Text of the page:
Dawn of Libya Says It Has Seized the Country’s Capital and Airport After Weeks of Fighting
Libya’s Islamist militias said Sunday they have consolidated their hold on Tripoli and its international airport, driving out rival militias to the outskirts of the capital after a weeks-long battle for control of the strategic hub.
The umbrella group for Islamist militias, calling itself Dawn of Libya, said it has also taken hold of other locations in the capital that were controlled by rival militias. The move draws to a close one chapter in a prolonged confrontation between the Islamist-allied militia, largely from the city of Misrata, and the powerful militia from the western mountains of Zintan.
The fight has largely destroyed the airport and scarred the capital, prompting diplomats, foreign nationals and thousands of Libyans to flee.
The violence in Libya is rooted in the empowerment of militias after successive transitional governments, since the 2011 ouster of longtime dictator Moammar Gadhafi, depended on them to maintain order in the absence of a strong police force or a unified military.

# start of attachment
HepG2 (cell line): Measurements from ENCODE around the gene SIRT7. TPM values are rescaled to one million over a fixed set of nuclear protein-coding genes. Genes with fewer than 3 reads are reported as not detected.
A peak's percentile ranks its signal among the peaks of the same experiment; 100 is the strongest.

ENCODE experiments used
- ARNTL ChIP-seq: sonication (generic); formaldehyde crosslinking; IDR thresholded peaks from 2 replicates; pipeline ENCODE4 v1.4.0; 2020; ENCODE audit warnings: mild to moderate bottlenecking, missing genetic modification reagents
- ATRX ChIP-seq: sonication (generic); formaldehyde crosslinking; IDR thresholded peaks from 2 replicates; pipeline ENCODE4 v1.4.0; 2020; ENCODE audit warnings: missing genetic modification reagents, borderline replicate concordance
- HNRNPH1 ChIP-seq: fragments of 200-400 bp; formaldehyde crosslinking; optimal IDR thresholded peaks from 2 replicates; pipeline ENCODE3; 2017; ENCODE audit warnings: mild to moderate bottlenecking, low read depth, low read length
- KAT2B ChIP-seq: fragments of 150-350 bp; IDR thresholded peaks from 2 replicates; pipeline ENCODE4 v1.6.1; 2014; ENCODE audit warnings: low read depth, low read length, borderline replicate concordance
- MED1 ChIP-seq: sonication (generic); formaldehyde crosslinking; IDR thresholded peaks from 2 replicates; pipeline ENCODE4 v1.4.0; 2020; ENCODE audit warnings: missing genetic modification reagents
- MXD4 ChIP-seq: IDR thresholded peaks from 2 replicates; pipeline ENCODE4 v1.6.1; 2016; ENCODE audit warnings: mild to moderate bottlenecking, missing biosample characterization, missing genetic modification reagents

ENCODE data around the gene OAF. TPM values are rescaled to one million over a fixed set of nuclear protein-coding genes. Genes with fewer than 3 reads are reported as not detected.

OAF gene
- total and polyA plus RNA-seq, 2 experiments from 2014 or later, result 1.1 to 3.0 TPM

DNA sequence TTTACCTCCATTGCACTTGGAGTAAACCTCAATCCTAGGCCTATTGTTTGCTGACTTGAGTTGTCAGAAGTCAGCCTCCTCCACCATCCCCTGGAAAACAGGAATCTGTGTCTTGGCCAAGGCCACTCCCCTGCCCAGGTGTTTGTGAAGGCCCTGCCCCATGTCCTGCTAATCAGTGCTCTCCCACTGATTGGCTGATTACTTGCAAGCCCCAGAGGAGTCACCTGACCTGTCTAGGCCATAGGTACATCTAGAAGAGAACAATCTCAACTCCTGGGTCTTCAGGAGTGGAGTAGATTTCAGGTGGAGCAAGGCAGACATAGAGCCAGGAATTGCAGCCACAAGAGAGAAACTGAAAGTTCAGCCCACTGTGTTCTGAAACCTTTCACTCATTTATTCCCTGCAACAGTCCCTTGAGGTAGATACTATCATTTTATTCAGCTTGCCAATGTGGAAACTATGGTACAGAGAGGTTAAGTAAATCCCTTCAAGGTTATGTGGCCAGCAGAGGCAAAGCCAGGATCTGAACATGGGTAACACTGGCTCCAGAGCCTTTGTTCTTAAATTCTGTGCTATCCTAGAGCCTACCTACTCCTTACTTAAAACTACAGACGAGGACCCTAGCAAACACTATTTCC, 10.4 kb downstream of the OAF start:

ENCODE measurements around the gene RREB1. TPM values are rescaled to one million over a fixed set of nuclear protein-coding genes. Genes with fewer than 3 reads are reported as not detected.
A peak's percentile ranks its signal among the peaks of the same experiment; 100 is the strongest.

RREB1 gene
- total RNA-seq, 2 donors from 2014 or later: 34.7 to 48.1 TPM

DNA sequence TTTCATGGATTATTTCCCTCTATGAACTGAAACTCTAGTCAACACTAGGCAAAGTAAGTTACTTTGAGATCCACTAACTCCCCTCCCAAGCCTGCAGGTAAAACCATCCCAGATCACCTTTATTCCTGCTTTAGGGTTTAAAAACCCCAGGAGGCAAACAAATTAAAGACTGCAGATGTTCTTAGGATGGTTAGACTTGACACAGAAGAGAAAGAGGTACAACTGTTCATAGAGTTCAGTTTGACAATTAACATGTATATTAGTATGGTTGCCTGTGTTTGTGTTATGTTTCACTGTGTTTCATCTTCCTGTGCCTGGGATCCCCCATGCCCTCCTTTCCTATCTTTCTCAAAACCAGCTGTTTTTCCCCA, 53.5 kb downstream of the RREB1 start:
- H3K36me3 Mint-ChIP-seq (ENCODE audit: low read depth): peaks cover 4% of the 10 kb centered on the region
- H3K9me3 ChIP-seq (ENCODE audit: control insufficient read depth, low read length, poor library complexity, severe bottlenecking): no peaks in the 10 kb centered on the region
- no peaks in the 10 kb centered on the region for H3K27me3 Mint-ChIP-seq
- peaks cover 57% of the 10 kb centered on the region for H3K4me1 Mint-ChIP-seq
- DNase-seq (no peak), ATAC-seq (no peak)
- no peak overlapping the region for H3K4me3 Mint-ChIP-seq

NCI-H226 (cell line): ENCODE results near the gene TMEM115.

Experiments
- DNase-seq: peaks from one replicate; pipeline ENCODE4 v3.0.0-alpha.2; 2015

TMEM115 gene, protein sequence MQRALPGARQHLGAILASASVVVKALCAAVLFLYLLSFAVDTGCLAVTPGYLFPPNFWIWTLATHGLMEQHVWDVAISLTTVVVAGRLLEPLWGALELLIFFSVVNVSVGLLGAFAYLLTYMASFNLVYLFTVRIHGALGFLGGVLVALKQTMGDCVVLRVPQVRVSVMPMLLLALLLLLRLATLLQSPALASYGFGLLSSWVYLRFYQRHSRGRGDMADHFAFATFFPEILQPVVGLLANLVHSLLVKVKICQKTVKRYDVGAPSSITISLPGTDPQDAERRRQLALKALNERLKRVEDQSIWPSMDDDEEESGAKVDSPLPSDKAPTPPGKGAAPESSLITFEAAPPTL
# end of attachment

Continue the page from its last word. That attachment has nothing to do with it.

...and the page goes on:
It also comes as part of a backlash by Islamist factions after losing their power in parliament after June elections and in the face of a campaign by a renegade military general against extremist Islamic militias in Benghazi, Libya’s second-largest city.
The recent violence has been the worst in Libya since 2011. Mysterious airstrikes have struck the positions of Islamist militias, sparking accusations by them that Egypt and the United Arab Emirates, which oppose Islamists in the region, were behind them.
A field commander of the Dawn of Libya militia said Sunday his forces were in control of Tripoli and adjacent cities, having pushed back the rival Zintan forces some 90 kilometers (56 miles) south of the capital. It wasn’t immediately possible to reach members of the Zintan militias.